Original Title: “The distribution of Galois orbits of points of small height in toric varieties”
Authors: José IgnacioBurgos Gil (ICMAT-CSIC), Patrice Philippon (Institut de Mathematiques de Jussieu – U.M.R. 7586 du CNRS), Juan RiveraLetelier (University of Rochester) y Martín Sombra (ICREA, UB)
Source: American Journal of Mathematics 141 (2019), 309381
Date of online publication: 2019
Equidistribution results are an important tool in many branches of mathematics. For instance, the equidistribution property the Galois orbits of small points in abelian varieties over number fields was studied by L. Szpiro, E. Ullmo and S. Zhang and led to a proof of the Bogomolov conjecture. This equidistribution property has been widely generalized. In particular, it has been extended to more general varieties and height functions and, with the introduction of Berkovich spaces, to non-Archimedean places. Up to the date of this paper, all these generalizations are restricted to height functions that satisfy a special condition, namely, that the essential minimum of the heights of points is equal to the normalized height of the ambient variety. Many height functions satisfy this special condition, like Néron-Tate heights on Abelian varieties, canonical metrics on toric varieties, and more generally those coming from algebraic dynamical systems. But there are also many height functions of interest that do not satisfy it, like (twisted) Fubini-Study heights on projective spaces and the Faltings height on modular varieties.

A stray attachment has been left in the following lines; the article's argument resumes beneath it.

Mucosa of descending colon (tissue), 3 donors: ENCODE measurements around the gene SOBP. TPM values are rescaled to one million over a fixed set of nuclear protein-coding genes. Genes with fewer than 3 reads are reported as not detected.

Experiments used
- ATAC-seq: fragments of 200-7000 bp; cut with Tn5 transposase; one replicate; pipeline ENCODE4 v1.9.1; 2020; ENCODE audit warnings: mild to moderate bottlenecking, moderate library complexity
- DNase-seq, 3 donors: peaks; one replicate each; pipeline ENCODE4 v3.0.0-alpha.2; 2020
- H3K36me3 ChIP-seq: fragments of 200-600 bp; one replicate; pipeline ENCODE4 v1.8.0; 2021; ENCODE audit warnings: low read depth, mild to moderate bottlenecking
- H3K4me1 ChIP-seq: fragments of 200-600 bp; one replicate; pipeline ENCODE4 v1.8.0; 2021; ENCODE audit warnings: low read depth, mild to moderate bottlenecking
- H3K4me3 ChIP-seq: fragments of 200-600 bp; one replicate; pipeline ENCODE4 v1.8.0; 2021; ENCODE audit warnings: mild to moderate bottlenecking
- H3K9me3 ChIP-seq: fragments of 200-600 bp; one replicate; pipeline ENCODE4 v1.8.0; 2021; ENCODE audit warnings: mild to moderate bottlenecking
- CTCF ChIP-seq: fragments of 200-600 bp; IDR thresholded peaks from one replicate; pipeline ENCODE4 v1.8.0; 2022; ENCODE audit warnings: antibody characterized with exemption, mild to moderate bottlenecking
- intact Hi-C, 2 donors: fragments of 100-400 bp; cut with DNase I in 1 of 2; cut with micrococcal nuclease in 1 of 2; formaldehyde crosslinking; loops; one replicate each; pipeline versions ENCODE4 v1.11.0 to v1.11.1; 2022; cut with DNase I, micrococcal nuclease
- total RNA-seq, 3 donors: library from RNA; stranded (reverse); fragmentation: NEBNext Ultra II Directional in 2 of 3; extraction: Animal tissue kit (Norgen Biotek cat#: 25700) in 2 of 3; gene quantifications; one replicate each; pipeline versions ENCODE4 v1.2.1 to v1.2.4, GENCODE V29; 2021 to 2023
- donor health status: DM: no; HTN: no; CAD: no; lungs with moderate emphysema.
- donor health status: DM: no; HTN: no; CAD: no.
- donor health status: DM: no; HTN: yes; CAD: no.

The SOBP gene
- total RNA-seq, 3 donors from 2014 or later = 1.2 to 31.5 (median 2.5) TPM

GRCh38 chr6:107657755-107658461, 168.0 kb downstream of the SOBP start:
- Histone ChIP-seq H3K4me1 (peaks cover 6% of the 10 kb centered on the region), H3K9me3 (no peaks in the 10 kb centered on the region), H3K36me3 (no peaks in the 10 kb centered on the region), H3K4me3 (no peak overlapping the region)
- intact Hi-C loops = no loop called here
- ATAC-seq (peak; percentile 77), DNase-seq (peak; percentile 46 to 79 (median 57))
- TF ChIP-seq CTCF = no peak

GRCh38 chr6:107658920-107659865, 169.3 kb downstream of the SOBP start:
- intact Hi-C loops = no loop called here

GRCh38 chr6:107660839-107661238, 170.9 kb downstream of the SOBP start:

Toric varieties form a very nice class of varieties that have a combinatorial description and allow very explicit computations. This paper contains a complete study of the equidistribution property of Galois orbits of small points with respect to toric height functions and the associated Bogomolov property. The authors show that a mild positivity assumption is enough to guarantee equidistribution. This provides a wealth of new height functions for which the equidistribution property holds. Moreover, they give a complete classification of those toric heights for which equidistribution holds, and they use it to prove that the equidistribution property implies the Bogomolov property in the toric context. As a byproduct, they give a characterization of those toric heights whose essential minimum is attained. They also provide examples of toric height functions that do not have the Bogomolov property and for which the equidistribution property fails in a myriad of ways.